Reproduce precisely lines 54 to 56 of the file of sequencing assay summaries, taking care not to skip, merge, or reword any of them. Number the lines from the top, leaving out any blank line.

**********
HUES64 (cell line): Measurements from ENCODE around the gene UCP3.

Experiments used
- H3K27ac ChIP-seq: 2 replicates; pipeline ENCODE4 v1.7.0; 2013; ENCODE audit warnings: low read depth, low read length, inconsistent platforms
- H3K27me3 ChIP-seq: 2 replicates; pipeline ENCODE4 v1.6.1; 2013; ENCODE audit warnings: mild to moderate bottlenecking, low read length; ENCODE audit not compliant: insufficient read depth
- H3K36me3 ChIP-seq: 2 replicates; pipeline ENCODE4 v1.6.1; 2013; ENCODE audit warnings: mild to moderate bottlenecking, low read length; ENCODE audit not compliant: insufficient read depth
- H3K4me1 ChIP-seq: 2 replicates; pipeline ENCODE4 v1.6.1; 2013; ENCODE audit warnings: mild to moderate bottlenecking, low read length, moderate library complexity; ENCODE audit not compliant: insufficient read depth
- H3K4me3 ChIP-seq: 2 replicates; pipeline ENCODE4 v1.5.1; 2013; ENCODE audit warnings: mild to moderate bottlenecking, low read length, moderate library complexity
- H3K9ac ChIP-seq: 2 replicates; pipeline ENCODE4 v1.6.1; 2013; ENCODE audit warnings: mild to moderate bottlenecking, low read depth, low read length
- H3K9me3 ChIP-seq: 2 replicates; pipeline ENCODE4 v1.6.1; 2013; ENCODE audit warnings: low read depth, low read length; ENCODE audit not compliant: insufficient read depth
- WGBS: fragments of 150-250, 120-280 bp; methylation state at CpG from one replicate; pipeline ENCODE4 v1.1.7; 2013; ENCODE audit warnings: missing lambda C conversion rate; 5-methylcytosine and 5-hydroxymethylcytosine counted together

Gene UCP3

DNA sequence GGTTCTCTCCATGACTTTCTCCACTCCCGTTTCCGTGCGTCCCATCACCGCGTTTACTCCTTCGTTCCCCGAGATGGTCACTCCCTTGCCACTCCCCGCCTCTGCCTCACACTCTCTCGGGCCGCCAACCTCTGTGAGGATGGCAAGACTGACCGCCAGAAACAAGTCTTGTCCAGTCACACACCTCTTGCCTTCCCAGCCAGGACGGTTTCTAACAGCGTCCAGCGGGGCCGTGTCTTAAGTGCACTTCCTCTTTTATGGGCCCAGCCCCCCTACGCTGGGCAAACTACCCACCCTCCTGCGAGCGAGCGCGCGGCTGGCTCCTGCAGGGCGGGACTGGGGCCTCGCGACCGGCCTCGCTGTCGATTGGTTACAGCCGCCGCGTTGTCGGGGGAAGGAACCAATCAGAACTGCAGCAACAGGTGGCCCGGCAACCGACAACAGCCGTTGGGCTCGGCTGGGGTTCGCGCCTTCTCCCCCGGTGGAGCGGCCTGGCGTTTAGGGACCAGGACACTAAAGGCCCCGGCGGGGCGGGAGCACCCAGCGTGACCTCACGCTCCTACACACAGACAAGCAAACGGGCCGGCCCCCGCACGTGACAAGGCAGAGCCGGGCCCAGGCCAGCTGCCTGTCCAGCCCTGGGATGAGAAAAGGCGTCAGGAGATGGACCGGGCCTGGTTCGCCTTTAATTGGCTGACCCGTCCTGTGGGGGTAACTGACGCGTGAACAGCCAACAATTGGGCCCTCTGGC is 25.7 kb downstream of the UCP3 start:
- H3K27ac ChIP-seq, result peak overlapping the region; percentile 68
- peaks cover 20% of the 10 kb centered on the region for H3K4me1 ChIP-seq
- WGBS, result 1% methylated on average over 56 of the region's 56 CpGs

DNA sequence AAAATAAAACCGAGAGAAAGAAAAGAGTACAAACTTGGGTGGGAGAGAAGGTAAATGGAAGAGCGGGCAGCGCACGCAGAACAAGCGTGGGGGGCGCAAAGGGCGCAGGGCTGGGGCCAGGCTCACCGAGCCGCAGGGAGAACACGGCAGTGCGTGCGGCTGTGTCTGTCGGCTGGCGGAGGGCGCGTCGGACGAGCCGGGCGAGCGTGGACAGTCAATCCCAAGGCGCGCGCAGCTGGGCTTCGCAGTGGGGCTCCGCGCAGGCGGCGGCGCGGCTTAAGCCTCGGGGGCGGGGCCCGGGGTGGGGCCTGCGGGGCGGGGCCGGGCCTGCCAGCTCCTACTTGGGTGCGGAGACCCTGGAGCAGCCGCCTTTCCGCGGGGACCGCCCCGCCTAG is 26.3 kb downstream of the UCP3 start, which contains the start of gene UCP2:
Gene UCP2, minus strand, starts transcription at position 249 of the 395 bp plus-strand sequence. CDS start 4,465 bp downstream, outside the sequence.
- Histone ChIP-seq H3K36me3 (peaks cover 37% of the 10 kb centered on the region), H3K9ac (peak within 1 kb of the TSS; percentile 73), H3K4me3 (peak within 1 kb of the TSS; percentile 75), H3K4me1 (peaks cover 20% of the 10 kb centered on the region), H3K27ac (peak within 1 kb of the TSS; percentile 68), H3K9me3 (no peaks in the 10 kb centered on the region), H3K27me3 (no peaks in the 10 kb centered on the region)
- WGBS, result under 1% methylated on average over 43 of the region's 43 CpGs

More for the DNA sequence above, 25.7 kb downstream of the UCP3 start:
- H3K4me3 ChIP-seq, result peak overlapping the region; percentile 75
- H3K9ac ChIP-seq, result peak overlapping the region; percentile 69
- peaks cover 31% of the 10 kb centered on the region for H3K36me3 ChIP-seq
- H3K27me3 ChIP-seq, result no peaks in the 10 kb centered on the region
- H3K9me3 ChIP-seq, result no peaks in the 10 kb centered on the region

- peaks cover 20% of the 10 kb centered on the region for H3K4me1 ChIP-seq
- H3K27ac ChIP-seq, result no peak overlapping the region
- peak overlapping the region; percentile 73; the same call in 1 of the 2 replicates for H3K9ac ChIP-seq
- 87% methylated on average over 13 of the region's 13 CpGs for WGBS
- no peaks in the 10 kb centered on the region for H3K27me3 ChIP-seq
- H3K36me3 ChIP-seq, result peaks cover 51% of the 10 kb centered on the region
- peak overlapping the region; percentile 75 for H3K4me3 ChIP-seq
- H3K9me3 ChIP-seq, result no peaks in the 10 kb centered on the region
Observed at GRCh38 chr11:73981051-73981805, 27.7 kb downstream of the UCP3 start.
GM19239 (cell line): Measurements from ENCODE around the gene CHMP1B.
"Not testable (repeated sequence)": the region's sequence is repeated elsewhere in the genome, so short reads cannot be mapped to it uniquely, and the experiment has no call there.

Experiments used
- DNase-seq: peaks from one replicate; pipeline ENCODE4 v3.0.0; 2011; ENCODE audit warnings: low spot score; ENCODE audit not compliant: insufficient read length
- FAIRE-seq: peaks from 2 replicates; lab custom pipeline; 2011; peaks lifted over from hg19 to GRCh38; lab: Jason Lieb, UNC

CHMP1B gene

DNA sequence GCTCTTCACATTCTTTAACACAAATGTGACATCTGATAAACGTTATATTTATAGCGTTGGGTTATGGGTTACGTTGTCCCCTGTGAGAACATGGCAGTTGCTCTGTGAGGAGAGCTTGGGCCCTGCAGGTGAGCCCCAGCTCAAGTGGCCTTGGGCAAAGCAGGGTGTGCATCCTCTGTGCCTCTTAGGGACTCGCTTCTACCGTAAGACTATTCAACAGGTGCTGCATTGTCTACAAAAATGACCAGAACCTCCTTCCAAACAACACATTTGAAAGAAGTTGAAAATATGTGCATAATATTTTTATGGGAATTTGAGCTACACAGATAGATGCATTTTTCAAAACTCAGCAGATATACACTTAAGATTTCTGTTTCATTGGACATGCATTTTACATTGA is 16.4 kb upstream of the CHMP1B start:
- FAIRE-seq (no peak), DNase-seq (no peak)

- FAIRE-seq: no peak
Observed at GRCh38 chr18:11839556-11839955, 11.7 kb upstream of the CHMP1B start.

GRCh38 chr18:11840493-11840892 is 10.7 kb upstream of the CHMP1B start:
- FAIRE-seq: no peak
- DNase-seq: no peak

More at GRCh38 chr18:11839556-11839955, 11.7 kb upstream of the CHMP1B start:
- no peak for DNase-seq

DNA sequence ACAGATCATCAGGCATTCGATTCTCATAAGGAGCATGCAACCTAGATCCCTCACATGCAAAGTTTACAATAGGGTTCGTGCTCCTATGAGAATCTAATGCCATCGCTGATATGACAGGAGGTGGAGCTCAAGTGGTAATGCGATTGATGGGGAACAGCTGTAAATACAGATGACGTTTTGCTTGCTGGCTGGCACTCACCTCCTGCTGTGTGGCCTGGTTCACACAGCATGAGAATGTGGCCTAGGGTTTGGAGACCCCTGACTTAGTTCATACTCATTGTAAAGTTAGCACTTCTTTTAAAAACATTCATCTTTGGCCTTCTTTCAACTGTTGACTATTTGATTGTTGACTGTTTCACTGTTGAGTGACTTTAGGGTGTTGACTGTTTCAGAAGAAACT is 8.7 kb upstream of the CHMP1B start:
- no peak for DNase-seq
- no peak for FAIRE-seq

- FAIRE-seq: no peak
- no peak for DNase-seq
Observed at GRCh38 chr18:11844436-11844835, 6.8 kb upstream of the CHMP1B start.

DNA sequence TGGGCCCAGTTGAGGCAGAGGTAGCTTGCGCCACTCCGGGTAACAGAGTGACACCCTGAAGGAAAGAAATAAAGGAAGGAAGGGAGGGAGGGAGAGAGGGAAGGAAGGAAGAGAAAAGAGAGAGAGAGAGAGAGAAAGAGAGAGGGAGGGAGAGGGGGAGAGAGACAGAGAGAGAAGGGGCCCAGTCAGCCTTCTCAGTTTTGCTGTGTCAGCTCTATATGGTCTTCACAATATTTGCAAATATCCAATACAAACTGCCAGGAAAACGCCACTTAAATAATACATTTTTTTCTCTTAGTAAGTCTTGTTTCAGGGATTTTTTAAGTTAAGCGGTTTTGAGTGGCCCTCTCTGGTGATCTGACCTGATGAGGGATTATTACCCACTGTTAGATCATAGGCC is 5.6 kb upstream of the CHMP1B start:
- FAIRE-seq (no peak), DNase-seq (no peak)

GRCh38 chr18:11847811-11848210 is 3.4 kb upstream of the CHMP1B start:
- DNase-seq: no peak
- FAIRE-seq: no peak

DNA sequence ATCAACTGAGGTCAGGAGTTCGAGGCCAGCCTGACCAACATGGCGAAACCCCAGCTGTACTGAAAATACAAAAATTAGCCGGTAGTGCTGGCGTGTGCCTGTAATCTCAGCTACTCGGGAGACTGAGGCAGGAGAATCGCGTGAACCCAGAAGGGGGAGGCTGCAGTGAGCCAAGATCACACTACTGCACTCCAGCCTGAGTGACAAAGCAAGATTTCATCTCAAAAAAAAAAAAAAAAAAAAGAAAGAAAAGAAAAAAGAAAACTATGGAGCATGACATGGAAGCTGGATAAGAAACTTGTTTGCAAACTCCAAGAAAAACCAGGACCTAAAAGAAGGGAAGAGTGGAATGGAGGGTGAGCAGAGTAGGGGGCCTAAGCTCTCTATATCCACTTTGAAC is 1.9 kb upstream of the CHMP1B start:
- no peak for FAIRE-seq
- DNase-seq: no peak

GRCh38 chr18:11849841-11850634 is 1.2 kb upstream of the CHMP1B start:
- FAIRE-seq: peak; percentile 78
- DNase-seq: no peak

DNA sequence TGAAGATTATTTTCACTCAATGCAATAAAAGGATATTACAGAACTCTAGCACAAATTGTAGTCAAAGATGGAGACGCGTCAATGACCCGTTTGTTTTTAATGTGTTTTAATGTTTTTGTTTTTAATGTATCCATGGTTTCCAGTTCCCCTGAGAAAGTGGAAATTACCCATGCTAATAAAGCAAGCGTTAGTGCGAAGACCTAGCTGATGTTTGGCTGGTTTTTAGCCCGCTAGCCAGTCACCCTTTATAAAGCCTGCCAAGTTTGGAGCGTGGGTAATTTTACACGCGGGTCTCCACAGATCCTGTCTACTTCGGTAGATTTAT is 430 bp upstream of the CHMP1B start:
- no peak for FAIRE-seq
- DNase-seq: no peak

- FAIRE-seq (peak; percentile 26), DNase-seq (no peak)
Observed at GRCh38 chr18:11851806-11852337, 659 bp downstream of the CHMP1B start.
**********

- no peak for DNase-seq
Observed at GRCh38 chr18:11844436-11844835, 6.8 kb upstream of the CHMP1B start.

DNA sequence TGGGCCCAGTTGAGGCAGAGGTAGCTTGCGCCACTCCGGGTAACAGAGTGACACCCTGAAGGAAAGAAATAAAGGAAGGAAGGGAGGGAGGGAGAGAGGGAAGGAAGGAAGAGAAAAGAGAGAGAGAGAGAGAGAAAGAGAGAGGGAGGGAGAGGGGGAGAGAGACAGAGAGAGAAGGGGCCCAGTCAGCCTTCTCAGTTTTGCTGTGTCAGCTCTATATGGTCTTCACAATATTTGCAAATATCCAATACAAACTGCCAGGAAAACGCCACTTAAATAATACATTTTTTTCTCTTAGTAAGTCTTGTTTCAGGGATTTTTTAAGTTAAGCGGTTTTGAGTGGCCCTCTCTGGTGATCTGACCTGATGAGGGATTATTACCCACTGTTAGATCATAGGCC is 5.6 kb upstream of the CHMP1B start: